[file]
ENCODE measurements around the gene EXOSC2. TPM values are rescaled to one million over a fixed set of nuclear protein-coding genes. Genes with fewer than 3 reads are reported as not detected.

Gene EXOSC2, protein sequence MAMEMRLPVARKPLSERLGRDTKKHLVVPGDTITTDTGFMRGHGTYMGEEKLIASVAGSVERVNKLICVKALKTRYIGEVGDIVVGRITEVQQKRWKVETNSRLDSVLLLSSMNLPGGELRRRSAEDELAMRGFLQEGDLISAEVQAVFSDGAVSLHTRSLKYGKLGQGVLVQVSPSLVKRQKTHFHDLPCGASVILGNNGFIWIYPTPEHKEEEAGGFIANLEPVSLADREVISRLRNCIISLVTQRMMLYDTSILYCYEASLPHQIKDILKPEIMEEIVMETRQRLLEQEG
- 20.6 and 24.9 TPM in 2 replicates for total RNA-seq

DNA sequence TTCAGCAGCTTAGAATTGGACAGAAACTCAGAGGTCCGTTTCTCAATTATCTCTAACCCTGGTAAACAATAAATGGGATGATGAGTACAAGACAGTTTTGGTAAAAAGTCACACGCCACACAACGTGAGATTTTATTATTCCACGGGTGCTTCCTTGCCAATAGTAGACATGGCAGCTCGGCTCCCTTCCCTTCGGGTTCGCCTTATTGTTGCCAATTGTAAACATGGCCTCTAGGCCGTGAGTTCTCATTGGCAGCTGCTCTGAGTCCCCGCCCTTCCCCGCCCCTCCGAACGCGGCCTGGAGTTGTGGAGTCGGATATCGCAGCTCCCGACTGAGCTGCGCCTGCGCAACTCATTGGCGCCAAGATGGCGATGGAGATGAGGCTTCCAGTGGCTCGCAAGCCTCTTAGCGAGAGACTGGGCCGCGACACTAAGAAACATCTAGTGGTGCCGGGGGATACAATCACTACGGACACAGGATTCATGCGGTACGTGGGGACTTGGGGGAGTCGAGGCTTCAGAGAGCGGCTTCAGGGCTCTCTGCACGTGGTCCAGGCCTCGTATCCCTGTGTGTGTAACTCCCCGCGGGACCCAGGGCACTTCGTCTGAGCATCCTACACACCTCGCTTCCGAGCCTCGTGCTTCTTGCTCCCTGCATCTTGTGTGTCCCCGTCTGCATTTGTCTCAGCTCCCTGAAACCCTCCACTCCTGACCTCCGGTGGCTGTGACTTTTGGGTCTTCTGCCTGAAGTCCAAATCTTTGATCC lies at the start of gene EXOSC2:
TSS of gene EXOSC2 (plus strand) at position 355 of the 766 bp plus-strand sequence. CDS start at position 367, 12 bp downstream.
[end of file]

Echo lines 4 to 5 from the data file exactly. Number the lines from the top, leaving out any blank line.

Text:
DNA sequence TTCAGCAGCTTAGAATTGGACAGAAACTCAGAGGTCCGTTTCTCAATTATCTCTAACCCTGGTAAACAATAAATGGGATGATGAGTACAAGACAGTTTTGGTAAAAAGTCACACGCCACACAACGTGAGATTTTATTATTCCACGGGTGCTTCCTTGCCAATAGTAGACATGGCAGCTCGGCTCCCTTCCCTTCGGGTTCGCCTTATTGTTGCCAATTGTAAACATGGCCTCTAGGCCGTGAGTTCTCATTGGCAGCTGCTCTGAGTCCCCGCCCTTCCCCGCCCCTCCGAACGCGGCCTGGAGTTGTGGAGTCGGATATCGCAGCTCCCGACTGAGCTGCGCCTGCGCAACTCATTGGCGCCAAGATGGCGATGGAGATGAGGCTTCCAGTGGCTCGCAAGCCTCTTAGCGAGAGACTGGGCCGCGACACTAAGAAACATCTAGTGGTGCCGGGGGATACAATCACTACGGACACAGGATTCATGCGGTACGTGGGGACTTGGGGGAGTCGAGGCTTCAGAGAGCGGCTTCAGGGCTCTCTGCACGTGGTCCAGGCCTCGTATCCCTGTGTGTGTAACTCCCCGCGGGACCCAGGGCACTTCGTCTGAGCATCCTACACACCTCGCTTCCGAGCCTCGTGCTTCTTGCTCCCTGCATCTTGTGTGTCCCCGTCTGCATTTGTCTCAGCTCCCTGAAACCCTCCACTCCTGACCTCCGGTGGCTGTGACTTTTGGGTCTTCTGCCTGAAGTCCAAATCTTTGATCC lies at the start of gene EXOSC2:
TSS of gene EXOSC2 (plus strand) at position 355 of the 766 bp plus-strand sequence. CDS start at position 367, 12 bp downstream.